HALIFAX – A group of athletes is lobbying for pole fitness to be given provincial sports organization status in Nova Scotia and, if successful, the province would be the first in the country to do so.
Tori Fleming has been doing pole fitness for two years. The studio coordinator at Studio in Essence in Halifax said the activity is more than what people initially think of.
“It’s incredibly physically demanding. It requires a lot of strength, a lot of flexibility and a lot of endurance to do a whole routine,” she said.
Now a group of pole enthusiasts are pushing for Sport Nova Scotia to give pole fitness official sport status. It currently is also not recognized as a sport on a federal level.
According to Sport Canada, a sport is a regulated form of physical activity organized as a contest between two or more participants for the purpose of determining a winner by fair and ethical means.
“Its primary activity involves physical interaction between participants and/or between participants and the environment: air, water, ice, snow, ground, special surface or apparatus,” the Sport Canada website reads.
Fleming said the status would standardize pole fitness as well as give it access to services, support and most importantly funding.
She said pole fitness has been growing in the Halifax area the last few years and notes hundreds of women are doing it for fitness purposes as well as for competitive reasons.
Fleming and others at Studio in Essence say there is no doubt in their minds that pole fitness is a sport and should be recognized as such. They add it is comparable to gymnastics and figure skating.
“It is a sport. It’s basically gymnastics on a vertical pole,” said Candice Prior, who has been doing pole fitness for five years.
“We have to do some floor work as well as work on the poles. There are required moves. There are point systems for it. It’s very advanced and very athletic.”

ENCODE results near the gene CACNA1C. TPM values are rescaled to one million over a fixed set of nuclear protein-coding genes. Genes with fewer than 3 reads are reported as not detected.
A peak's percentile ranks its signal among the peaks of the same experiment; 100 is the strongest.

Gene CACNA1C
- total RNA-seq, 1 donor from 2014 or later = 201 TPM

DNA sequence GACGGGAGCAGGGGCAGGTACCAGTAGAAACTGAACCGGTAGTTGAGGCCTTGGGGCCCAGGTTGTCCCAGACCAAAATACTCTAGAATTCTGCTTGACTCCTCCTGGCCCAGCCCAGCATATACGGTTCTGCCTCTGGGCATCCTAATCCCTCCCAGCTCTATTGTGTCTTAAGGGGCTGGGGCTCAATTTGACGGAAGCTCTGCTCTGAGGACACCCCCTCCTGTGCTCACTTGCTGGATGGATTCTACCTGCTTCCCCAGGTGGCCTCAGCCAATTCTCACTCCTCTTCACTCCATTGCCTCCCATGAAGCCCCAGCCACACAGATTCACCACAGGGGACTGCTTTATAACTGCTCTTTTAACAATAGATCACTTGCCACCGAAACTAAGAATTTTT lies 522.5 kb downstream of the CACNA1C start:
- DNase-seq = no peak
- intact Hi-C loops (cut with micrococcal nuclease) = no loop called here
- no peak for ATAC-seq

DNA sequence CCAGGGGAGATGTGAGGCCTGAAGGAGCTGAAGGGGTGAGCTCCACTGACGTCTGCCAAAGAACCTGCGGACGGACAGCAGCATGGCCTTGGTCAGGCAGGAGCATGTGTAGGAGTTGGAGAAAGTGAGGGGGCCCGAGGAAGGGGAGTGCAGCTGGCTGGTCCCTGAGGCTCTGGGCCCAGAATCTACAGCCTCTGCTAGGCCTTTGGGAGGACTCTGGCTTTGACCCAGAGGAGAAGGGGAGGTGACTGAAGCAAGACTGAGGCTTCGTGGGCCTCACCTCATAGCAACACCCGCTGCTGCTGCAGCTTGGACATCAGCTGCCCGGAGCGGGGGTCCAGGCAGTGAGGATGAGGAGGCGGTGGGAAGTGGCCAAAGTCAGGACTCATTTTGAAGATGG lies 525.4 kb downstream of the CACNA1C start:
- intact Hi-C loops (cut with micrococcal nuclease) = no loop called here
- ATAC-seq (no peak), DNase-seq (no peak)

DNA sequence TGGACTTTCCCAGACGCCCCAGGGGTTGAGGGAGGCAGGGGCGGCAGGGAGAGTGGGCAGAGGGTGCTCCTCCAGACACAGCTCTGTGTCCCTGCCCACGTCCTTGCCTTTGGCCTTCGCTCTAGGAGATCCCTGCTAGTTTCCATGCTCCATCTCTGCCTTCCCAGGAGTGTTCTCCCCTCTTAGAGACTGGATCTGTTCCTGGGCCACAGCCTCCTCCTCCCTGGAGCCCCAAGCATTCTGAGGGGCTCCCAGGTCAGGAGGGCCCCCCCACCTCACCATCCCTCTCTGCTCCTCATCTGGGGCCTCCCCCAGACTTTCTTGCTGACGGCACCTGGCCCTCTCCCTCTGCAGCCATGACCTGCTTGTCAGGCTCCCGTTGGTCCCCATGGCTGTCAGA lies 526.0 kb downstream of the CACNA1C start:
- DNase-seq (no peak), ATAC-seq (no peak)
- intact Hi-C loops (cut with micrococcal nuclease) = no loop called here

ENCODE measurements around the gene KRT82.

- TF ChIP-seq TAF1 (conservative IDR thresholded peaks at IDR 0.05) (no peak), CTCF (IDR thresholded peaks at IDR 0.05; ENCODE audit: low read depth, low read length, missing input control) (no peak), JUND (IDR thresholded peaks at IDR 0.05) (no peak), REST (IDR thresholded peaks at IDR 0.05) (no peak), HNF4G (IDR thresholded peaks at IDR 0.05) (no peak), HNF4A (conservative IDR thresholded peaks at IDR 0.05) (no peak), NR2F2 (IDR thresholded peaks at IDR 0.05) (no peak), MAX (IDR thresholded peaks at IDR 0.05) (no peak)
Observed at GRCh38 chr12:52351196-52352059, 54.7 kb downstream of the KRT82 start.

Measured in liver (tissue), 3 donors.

“We have to train really hard just like any other sport. Like gymnasts have to train, they need to put their routine together, they have trainers. I just don’t see it any differently. It takes a lot of flexibility, strength and agility,” said Christy Lynn Sanford, owner of Studio in Essence.
Prior said that a designation from Sport Nova Scotia would not only give the activity more legitimacy, it would allow her to apply for funding to attend the world championships in London, England next year.
Organizers met with Sport Nova Scotia this week to discuss the criteria and their chances.
“There’s no question in my mind. It meets every criteria Sport Nova Scotia has as a sport,” said Fleming.
Sport Nova Scotia CEO Jamie Ferguson said that there are several qualifications an activity must meet before it receives sport status.
“Do they have plans to try and grow their participation numbers? What does their competition structure look like? What type of events do they take part in? Do they have training and certification for officials and for coaches?” he said.
Ferguson said that no decision has been made in regards to the women’s application.
He adds the process can sometimes take up to two years.
If the group of women are successful, Nova Scotia would be the first province or territory in the country to give pole fitness that designation.
The women hope that creates a domino effect across Canada.
“It would be really exciting for Canada. Sport Nova Scotia would really be putting themselves out there and saying ‘we’re the first’ but we’re going to believe in this,” Fleming said.